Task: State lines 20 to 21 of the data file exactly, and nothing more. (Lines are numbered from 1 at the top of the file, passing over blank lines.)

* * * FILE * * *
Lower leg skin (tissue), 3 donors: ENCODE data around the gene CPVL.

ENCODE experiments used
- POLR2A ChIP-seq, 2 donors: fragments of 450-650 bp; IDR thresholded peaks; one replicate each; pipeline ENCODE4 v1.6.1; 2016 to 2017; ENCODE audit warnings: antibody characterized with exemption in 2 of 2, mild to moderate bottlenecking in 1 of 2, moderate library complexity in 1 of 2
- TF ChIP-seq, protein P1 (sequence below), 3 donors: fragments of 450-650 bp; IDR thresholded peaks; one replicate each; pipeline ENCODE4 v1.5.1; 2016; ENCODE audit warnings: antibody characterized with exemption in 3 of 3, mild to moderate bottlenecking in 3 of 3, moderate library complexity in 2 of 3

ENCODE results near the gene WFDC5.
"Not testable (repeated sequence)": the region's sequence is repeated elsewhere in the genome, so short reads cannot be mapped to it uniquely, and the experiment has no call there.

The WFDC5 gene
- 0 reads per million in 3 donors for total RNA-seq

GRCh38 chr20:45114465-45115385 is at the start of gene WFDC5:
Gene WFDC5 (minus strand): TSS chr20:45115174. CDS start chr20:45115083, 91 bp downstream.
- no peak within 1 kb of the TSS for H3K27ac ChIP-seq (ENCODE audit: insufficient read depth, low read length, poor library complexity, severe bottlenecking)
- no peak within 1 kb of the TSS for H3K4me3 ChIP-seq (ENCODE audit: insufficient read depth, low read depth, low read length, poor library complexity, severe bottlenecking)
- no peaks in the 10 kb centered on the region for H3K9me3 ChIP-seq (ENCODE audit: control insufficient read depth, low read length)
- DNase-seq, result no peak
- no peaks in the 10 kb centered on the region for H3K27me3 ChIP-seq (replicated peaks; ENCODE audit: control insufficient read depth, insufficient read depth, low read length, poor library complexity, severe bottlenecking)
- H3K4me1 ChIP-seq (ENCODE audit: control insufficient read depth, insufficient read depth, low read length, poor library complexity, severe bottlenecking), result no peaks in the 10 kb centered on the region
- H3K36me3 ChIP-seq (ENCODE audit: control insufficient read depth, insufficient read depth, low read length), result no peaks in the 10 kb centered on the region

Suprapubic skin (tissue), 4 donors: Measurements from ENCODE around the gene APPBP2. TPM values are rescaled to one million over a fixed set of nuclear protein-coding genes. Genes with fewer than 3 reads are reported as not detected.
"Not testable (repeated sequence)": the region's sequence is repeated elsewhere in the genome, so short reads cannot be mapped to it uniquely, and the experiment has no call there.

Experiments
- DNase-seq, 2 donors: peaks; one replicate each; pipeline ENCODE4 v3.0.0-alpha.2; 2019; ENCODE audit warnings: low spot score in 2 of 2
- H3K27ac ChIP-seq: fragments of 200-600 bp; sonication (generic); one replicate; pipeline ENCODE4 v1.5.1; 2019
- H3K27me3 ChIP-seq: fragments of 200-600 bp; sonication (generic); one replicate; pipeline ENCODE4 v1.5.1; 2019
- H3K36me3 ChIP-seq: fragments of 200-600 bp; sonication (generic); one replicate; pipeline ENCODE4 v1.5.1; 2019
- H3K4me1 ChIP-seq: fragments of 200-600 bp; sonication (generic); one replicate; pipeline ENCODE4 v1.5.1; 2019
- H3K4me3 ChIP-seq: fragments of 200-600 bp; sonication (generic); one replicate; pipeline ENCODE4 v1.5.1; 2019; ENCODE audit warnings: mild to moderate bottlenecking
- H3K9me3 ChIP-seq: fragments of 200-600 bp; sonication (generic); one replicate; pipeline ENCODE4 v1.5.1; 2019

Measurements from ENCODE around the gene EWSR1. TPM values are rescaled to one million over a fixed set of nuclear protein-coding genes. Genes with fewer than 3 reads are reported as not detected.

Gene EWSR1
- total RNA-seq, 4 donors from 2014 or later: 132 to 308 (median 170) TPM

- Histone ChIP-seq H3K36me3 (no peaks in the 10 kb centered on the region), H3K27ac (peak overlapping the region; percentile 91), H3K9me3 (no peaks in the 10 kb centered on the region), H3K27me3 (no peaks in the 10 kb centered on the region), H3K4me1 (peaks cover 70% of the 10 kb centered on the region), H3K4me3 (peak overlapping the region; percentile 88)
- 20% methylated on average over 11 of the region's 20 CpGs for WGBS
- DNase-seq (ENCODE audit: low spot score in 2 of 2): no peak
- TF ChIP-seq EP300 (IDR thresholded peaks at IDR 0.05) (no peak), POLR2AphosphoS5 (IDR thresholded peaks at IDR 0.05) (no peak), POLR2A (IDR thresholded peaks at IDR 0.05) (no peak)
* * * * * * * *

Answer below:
Experiments
- DNase-seq, 2 donors: peaks; one replicate each; pipeline ENCODE4 v3.0.0-alpha.2; 2019; ENCODE audit warnings: low spot score in 2 of 2